Maybe, just maybe, for Randy, instead of finding sad little reminders that his Dad was there but now he's gone, perhaps Randy can find joy in the place where his Dad spent so much time and energy. It may never become Randy's Workshop, but when the time is right, I hope Randy can accept those memories and to commune with the memories of his father, and to once again put all those vintage and antique tools to work.

In creating beautiful wooden treasures, and in reconnecting with his Dad's beloved belongings, I think Randy may once again very well find his perfect place in life – that place where he's motivated and excited to get out of bed every morning and to be a productive and creative Man again.

Randy – like Todd Snider and a few really lucky guys before him – he didn't die young because he lived so fast so young. They made it through those 'youthful indiscretions' as they're called, and their mistakes of the past to become... Men. And just like me, Randy isn't physically able to be employed and working somewhere outside of creating stuff at home at his own pace and for his own enjoyment (and perhaps even a bit of selling his wooden creations some time down the road).

In a lot of the songs about peace and happiness and finding joy in life that Todd has created over the years, he played a few last night. Words like “Enjoy yourself” and “I'm just happy to be here at all” and “Still overall, I can't complain” and “I know I ain't perfect but God knows I try,” to me, they're more like words to live by than just lyrics sang by some long-haired, tree-huggin', peace-lovin' bare-footin' folk singer.

Todd found those words by making his path in life, and he wrote them down first as poetry and then magically combined them with some guitar chords and then shared them with the world. I discovered the sincerity and simplicity of those words and fell in love with Todd's “philosophy” about life at just the right time in my life when I needed something to reach down and help pick me up from the hole I'd found myself in.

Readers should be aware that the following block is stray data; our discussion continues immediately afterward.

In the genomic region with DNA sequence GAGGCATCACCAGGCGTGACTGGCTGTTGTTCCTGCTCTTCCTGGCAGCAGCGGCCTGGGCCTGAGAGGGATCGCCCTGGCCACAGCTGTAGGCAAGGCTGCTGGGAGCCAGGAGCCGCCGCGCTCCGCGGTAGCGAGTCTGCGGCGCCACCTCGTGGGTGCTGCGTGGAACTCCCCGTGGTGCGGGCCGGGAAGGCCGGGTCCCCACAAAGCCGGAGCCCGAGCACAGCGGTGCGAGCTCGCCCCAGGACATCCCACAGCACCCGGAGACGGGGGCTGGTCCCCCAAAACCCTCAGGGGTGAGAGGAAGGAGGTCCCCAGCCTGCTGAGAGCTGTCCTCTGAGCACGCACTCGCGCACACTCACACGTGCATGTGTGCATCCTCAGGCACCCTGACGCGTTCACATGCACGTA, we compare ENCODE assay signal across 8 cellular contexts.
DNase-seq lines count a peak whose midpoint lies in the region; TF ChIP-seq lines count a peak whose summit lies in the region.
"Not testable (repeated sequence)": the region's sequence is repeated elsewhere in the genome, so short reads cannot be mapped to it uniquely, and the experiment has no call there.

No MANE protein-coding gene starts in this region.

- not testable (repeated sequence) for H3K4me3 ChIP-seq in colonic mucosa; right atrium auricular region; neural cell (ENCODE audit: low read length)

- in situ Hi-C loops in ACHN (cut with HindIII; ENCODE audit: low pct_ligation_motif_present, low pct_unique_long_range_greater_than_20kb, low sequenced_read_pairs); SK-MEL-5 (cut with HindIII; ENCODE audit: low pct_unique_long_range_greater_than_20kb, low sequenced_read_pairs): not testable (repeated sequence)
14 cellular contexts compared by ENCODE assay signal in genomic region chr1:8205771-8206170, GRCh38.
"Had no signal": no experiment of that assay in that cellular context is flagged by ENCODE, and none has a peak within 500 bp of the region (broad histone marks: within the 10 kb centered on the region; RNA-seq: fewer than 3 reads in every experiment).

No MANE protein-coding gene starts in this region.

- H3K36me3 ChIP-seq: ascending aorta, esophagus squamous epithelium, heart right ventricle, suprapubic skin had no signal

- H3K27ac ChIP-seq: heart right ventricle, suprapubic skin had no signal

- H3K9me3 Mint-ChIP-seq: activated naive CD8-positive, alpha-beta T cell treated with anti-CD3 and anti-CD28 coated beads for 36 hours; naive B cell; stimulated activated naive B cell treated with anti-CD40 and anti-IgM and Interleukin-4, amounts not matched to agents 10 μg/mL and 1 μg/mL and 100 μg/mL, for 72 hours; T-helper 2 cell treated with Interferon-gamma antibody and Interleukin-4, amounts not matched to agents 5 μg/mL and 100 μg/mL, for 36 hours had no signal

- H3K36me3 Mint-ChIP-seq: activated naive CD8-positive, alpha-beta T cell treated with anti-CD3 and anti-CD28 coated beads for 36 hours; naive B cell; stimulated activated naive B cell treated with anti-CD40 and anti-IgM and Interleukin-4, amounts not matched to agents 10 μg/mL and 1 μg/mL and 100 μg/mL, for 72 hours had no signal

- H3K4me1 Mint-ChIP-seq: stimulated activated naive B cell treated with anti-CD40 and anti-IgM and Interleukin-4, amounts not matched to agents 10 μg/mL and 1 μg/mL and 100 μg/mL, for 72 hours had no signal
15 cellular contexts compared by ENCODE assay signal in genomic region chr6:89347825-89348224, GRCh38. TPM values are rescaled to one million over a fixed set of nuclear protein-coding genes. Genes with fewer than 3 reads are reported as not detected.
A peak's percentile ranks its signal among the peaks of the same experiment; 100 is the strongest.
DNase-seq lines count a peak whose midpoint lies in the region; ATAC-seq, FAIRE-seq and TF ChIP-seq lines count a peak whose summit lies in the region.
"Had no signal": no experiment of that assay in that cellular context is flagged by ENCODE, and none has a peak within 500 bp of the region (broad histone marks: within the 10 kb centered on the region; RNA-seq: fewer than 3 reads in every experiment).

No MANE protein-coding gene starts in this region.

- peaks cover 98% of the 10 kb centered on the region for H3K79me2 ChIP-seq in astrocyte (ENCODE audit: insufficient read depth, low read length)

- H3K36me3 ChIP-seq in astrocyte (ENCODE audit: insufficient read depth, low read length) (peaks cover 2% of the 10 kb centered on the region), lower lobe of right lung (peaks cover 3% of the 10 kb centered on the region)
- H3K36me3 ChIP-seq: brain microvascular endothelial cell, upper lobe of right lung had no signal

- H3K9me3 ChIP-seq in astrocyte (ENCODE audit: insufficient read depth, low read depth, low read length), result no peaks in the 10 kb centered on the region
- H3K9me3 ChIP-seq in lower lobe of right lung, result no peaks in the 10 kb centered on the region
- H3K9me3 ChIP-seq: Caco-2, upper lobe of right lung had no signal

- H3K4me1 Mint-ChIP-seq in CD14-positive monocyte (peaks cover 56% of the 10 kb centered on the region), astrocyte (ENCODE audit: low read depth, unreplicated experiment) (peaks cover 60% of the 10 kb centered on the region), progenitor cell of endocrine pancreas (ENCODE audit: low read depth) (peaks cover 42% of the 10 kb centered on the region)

Last night, just after Todd rocked out with some bluesy distortion on his cherry red Gibson SG to “Lost Highway” by the late and extremely great Hank Williams Sr., he walked past me on the way to his tour bus and was swarmed by a mini-mob of guys and girls from twenty-somethings in jeans and tee shirts all the way up to people pushing 70. They were all hoping for a photo or maybe an autograph. I already have Todd's autograph on the cover of a vinyl record of his I got from his website, and in that moment, I didn't need a photo.

All I wanted to do was to get the chance to look him in the eye and say “Thank you. Thank you, thank you, thank you Todd.”

(And Todd, if you ever get to read this, you may or may not remember the weird lookin' dude in Tomball in the embroidered vintage Western shirt wearing John Lennon glasses with more gray hairs on his head and face than brown hairs... I'm that guy that touched you on the shoulder and told you those words. My “thank you” to you was for sharing your gift with the world, and for writing those words and mixing them magically with those chords on your Epiphone acoustic, and for setting them free for people like me to use as the soundtrack to their lives. Your funny songs make me laugh when I need to laugh. Your love songs remind me to love deeper. Your political songs sometimes make me think a little... or a lot; and your sad songs, well, they're the best of all. When I'm feeling especially low, your saddest of sad songs have some kind of miraculous ability to speak to my soul and make me, somehow, feel better.)

I told Randy last night just as we were bidding each other good night that it would take me winning the lottery to ever come close to repaying him for bringing us to see Todd Snider. Randy said nuh-uh, that he should be thanking me for sharing Todd's songs with him for the last year or two, and for getting him out of the house and to experience something as fun and as cool as last night's show was for both of us.

So, I think me and Randy are gonna have to call it even. Then again on the other hand, maybe next time Randy and his wife and me and my wife can all go see Todd Snider together, and maybe, just maybe, I'll be inspired to write a story about that night, too.

LAST UPDATED: Friday, November 17, 2017 2:17 PM